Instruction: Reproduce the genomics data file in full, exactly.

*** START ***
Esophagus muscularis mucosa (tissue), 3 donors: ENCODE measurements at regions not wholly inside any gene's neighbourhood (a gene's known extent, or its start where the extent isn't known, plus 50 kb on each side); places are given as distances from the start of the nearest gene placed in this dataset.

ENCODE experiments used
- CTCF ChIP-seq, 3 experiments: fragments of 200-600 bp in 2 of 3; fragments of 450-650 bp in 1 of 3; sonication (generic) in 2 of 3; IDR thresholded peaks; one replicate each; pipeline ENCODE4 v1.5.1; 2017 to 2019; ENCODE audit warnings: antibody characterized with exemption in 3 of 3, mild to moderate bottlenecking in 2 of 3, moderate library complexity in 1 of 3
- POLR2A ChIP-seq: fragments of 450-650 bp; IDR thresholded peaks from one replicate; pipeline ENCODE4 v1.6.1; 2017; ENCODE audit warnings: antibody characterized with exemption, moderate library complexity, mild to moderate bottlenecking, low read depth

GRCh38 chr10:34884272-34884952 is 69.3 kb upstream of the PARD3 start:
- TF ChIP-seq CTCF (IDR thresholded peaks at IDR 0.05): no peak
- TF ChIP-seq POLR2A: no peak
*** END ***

Esophagus muscularis mucosa (tissue), 3 donors: ENCODE measurements at regions not wholly inside any gene's neighbourhood (a gene's known extent, or its start where the extent isn't known, plus 50 kb on each side); places are given as distances from the start of the nearest gene placed in this dataset.

ENCODE experiments used
- CTCF ChIP-seq, 3 experiments: fragments of 200-600 bp in 2 of 3; fragments of 450-650 bp in 1 of 3; sonication (generic) in 2 of 3; IDR thresholded peaks; one replicate each; pipeline ENCODE4 v1.5.1; 2017 to 2019; ENCODE audit warnings: antibody characterized with exemption in 3 of 3, mild to moderate bottlenecking in 2 of 3, moderate library complexity in 1 of 3
- POLR2A ChIP-seq: fragments of 450-650 bp; IDR thresholded peaks from one replicate; pipeline ENCODE4 v1.6.1; 2017; ENCODE audit warnings: antibody characterized with exemption, moderate library complexity, mild to moderate bottlenecking, low read depth

GRCh38 chr10:34884272-34884952 is 69.3 kb upstream of the PARD3 start:
- TF ChIP-seq CTCF (IDR thresholded peaks at IDR 0.05): no peak
- TF ChIP-seq POLR2A: no peak